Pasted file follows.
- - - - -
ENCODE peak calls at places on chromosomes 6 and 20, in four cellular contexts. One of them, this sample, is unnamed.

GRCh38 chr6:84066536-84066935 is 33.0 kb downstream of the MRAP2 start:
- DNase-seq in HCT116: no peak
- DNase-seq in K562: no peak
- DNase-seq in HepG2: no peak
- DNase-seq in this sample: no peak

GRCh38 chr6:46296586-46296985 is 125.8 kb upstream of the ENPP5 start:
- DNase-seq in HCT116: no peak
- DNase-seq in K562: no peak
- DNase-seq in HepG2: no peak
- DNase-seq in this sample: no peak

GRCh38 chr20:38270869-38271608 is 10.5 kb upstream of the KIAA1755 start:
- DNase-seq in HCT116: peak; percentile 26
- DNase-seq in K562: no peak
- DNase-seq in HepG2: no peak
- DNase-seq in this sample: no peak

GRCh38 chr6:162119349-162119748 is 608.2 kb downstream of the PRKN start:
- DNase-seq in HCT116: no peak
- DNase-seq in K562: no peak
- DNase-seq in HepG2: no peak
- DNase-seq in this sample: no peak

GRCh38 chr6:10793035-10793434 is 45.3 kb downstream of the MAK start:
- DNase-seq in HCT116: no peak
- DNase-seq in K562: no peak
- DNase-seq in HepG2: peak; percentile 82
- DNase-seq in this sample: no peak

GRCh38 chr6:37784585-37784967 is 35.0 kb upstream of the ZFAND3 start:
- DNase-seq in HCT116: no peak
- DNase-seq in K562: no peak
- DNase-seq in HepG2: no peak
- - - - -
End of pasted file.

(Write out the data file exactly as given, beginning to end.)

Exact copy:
ENCODE peak calls at places on chromosomes 6 and 20, in four cellular contexts. One of them, this sample, is unnamed.

GRCh38 chr6:84066536-84066935 is 33.0 kb downstream of the MRAP2 start:
- DNase-seq in HCT116: no peak
- DNase-seq in K562: no peak
- DNase-seq in HepG2: no peak
- DNase-seq in this sample: no peak

GRCh38 chr6:46296586-46296985 is 125.8 kb upstream of the ENPP5 start:
- DNase-seq in HCT116: no peak
- DNase-seq in K562: no peak
- DNase-seq in HepG2: no peak
- DNase-seq in this sample: no peak

GRCh38 chr20:38270869-38271608 is 10.5 kb upstream of the KIAA1755 start:
- DNase-seq in HCT116: peak; percentile 26
- DNase-seq in K562: no peak
- DNase-seq in HepG2: no peak
- DNase-seq in this sample: no peak

GRCh38 chr6:162119349-162119748 is 608.2 kb downstream of the PRKN start:
- DNase-seq in HCT116: no peak
- DNase-seq in K562: no peak
- DNase-seq in HepG2: no peak
- DNase-seq in this sample: no peak

GRCh38 chr6:10793035-10793434 is 45.3 kb downstream of the MAK start:
- DNase-seq in HCT116: no peak
- DNase-seq in K562: no peak
- DNase-seq in HepG2: peak; percentile 82
- DNase-seq in this sample: no peak

GRCh38 chr6:37784585-37784967 is 35.0 kb upstream of the ZFAND3 start:
- DNase-seq in HCT116: no peak
- DNase-seq in K562: no peak
- DNase-seq in HepG2: no peak